How do people really improve at chess?

I often hear people say that any of the following will improve a player's ability:

  1. Doing tactics puzzles
  2. Playing more games
  3. Playing bullet games
  4. Playing longer games
  5. Playing correspondence games
  6. Memorizing openings
  7. Analyzing own games
  8. Reading chess books

Sometimes I hear a specific example like "I've been doing tactics puzzles since last year and it has improved my understanding significantly", and then I ask for their lichess name, and I check it, and their rating has been extremely steady for the last 3 years.

Often these kinds of suggestions seem at first to be anecdotal, but even anecdotes would be true. These are worse than anecdotes because they are not based in reality.

Is there some scientific study of GMs and their history to find out exactly the key points that made them great? Or some study of kids over time with different training techniques and comparison of rating changes to see what works and what doesn't?

As far as I can tell, the thing GMs have in common is that they all had strong chess coaches when they were kids and became very strong players by the time they were 15 or younger.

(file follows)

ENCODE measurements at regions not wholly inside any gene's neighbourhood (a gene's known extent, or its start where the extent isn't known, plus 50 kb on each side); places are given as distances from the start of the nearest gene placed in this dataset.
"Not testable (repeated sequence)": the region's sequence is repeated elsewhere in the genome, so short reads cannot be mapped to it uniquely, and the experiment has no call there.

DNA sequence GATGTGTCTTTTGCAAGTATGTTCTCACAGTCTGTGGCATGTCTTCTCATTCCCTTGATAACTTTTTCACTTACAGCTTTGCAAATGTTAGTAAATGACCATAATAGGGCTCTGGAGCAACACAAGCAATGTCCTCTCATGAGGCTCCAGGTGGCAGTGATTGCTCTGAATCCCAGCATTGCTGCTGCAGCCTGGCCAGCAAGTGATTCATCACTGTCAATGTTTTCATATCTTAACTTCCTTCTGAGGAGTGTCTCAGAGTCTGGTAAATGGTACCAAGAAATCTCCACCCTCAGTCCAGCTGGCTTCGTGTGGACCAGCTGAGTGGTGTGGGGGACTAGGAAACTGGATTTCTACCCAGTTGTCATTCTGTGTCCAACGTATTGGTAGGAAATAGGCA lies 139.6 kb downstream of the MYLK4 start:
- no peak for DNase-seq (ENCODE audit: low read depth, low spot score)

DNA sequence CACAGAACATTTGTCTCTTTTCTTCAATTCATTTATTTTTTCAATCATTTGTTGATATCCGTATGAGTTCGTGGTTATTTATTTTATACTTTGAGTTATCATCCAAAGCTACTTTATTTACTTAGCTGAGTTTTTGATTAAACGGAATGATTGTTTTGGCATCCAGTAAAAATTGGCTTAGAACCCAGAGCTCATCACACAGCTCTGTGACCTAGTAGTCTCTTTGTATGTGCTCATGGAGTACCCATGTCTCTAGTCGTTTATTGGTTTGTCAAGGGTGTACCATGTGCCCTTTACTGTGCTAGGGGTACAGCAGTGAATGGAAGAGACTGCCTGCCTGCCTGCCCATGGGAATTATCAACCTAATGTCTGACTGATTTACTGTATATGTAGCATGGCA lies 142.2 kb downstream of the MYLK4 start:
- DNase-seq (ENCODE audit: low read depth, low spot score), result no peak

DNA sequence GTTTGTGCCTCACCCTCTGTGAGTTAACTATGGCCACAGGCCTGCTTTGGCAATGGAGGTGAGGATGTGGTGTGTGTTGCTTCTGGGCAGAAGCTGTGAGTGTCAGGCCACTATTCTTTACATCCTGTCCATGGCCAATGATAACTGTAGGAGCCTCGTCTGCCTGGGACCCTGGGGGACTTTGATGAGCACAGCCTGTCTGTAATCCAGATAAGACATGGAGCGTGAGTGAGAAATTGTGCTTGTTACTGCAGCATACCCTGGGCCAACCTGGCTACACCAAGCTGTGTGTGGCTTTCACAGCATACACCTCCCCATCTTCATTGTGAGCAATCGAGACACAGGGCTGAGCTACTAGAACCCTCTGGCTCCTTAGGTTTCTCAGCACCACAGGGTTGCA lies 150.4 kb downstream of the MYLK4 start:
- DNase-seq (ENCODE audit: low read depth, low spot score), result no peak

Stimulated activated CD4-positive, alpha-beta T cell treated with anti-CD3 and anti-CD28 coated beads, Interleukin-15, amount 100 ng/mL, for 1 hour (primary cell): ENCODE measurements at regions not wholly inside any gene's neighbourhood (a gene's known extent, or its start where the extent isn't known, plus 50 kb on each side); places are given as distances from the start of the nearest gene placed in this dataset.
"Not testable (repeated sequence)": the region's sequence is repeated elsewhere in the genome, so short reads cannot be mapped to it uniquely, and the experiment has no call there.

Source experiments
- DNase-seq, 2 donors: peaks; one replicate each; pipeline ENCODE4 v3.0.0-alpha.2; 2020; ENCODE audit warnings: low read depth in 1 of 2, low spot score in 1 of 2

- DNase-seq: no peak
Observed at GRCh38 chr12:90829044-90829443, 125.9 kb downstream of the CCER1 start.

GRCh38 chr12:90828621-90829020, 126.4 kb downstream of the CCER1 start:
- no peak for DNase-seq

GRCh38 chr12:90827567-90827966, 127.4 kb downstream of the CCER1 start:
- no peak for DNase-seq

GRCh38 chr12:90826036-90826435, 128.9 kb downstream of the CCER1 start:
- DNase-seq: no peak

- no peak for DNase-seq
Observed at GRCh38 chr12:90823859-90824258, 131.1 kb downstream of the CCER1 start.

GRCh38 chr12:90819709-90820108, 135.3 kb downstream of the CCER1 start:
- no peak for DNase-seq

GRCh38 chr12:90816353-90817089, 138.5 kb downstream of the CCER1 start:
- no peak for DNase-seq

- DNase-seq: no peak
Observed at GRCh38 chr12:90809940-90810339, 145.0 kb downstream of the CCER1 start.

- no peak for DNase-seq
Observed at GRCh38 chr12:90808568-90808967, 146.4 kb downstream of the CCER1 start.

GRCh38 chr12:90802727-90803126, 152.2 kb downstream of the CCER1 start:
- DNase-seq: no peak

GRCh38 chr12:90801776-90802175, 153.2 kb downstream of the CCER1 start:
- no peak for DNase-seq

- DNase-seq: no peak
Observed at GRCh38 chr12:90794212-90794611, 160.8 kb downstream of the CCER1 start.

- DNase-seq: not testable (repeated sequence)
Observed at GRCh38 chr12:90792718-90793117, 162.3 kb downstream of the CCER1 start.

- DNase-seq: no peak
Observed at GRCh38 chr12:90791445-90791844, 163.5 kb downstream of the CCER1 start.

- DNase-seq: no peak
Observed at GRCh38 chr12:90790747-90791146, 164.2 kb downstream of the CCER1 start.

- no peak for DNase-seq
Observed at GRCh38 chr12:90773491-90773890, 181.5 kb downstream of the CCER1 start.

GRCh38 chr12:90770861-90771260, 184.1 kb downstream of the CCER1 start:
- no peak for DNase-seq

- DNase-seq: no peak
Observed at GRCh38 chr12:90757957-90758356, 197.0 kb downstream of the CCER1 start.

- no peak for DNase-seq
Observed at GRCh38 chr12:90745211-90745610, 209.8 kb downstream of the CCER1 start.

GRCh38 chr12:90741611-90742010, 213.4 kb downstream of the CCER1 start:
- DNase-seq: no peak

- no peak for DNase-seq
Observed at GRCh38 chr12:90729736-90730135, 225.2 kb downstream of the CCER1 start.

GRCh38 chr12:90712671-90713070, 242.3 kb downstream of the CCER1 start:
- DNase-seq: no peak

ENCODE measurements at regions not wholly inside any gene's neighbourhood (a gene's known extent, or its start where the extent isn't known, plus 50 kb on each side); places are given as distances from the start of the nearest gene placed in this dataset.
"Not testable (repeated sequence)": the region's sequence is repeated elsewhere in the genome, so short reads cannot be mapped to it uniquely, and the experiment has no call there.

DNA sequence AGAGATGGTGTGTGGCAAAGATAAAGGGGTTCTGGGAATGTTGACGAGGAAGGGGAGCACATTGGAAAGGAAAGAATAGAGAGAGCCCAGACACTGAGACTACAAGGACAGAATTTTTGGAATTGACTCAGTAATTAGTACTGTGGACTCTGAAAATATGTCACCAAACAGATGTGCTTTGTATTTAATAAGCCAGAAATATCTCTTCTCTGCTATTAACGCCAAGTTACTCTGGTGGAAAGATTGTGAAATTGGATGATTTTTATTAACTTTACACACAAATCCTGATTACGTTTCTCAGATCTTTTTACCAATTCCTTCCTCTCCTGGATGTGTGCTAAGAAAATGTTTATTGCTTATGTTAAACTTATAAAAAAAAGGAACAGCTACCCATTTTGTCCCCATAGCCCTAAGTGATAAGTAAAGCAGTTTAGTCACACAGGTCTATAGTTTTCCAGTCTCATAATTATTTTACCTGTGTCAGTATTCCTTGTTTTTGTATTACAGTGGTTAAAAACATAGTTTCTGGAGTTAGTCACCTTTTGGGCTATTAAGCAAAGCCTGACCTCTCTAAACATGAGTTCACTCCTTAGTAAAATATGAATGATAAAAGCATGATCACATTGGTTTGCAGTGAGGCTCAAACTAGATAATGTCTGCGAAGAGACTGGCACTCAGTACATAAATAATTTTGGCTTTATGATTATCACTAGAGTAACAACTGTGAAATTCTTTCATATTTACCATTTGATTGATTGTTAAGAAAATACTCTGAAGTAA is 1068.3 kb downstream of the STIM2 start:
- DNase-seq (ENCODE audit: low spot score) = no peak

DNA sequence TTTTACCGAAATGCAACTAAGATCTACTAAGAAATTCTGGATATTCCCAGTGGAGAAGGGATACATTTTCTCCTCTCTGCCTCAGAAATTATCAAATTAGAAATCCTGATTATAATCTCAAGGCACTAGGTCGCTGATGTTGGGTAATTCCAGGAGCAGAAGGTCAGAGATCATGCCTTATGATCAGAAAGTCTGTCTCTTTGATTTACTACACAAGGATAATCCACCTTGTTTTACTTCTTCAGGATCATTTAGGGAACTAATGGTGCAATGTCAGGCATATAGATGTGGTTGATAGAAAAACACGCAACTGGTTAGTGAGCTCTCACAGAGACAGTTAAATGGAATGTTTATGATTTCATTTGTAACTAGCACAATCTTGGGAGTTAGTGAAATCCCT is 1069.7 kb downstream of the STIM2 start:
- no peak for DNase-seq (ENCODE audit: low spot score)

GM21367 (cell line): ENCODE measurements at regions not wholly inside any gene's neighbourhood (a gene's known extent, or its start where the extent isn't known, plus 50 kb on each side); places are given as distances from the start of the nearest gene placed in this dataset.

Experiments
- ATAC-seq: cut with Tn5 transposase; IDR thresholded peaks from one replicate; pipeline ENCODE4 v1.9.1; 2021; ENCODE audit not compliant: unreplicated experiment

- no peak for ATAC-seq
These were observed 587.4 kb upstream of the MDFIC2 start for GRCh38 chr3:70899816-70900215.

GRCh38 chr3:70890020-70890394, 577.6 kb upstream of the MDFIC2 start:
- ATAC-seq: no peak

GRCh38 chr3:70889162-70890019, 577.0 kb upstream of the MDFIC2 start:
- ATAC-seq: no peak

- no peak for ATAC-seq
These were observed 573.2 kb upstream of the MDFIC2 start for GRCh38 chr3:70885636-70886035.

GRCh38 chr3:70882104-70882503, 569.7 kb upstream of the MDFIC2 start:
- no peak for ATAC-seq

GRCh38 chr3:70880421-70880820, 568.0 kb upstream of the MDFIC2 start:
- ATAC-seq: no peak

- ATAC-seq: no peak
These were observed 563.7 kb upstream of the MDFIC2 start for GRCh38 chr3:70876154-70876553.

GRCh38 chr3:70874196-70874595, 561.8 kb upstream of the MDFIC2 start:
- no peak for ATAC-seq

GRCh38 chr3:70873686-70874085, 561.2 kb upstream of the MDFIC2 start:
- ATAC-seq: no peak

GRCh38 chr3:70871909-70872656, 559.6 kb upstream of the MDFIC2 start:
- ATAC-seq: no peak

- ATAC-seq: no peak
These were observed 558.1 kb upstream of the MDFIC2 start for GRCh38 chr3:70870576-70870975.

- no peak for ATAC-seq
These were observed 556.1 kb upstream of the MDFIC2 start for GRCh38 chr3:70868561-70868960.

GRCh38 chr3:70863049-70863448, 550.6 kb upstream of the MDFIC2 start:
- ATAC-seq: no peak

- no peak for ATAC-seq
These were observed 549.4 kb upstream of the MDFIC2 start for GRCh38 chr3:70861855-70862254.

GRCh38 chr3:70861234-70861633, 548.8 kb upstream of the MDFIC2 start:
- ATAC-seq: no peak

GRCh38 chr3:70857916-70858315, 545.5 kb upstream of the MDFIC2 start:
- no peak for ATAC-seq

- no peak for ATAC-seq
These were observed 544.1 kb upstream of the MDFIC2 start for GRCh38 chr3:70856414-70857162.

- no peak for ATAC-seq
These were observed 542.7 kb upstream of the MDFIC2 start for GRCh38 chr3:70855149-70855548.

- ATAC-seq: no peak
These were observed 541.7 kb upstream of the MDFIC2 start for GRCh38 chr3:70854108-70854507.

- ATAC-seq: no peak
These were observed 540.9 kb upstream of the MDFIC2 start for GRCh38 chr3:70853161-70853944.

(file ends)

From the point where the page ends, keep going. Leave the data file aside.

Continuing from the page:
• 1
    People often discourage #3, 4, and 6. I've seen studies between chess players vs. non-player, mostly by Dr. Ferguson. I'm trying to find his method; this may help.
    – Mike Jones
    Jul 24, 2018 at 22:28

1 Answer 1


The closest thing there is to a long term study from child to gm of training techniques would be the polgar sisters. I'd advise searching for information on them to answer your question. Also I'm sure old soviet literature is full of ways to train chess GMs, they specialized in that for many years and had quite a few methods they thought optimally trained young players.

Anecdotally I can tell you from 2000 to 2200 I trained 2 hr 45 minutes on average each day, studying at minimum 10 chess tempo tactics, 3 recent gm games, a gm game of guess the move on chesstempo, and 1 15+ minute game on ICC a day with about an hour spent afterwards studying related games and opening lines. I also participated in an endgame club for about 4 months that year, read through Dvoretskys Endgame Manual, and Endgame Strategy by Mikhail Shereshevsky. At the beginning of that year (first 3 months) I also read through Winning Chess Middlegames by Ivan Sokolov.

For the first 10 months I gained maybe 50 rating points over 3 tournaments. I gained 150 points in 2 tournaments in the last two months.

I think this level of training could probably net 400 points in a year at lower levels, so long as young trainees were given optimum resources to practice with. Often times people use books that are either not suited to their level, don't address their weaknesses, or simple aren't very good. Also people have a tendency to play a lot of blitz or do things they find easy, but not the optimal things for improving their strength.

/end anecdote